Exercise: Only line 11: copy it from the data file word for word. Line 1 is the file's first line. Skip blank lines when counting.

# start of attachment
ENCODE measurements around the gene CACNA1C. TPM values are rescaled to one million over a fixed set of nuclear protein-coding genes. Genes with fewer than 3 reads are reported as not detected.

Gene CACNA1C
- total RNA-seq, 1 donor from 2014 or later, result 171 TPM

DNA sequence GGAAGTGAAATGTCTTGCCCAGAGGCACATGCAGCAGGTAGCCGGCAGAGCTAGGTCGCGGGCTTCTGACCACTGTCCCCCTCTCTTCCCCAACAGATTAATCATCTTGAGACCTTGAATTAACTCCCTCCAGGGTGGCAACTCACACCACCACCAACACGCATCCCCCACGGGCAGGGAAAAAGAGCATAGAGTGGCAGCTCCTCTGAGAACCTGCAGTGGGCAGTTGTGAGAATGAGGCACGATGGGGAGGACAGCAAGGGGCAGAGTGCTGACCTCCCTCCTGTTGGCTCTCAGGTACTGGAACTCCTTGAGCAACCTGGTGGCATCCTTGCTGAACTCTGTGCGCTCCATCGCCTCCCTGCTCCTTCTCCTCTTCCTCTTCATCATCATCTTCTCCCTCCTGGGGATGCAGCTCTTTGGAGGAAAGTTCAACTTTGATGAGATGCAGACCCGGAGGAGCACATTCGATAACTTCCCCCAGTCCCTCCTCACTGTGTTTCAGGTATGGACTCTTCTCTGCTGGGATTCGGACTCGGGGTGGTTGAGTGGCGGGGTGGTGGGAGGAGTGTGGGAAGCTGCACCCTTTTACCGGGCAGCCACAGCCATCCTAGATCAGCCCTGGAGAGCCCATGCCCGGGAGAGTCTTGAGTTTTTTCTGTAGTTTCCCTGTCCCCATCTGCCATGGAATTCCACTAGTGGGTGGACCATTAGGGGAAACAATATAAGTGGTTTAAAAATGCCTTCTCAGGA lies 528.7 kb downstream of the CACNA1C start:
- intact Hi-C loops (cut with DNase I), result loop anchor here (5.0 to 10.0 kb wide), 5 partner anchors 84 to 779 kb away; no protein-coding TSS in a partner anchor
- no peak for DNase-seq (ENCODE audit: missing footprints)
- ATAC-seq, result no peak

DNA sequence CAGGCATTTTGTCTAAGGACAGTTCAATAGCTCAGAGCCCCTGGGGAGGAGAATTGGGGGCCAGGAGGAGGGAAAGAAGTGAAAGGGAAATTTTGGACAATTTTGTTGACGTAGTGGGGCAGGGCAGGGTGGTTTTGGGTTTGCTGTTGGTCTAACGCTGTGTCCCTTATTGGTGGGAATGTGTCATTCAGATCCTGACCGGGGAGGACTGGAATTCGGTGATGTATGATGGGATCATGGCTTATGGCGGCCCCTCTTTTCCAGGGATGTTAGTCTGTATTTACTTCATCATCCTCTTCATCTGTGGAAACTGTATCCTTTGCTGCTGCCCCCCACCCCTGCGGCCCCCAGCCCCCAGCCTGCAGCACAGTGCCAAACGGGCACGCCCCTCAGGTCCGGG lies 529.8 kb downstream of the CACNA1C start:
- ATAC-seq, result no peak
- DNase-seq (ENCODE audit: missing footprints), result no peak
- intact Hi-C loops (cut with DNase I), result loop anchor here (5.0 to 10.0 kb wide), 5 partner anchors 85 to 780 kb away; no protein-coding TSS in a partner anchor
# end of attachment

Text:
- intact Hi-C loops (cut with DNase I), result loop anchor here (5.0 to 10.0 kb wide), 5 partner anchors 85 to 780 kb away; no protein-coding TSS in a partner anchor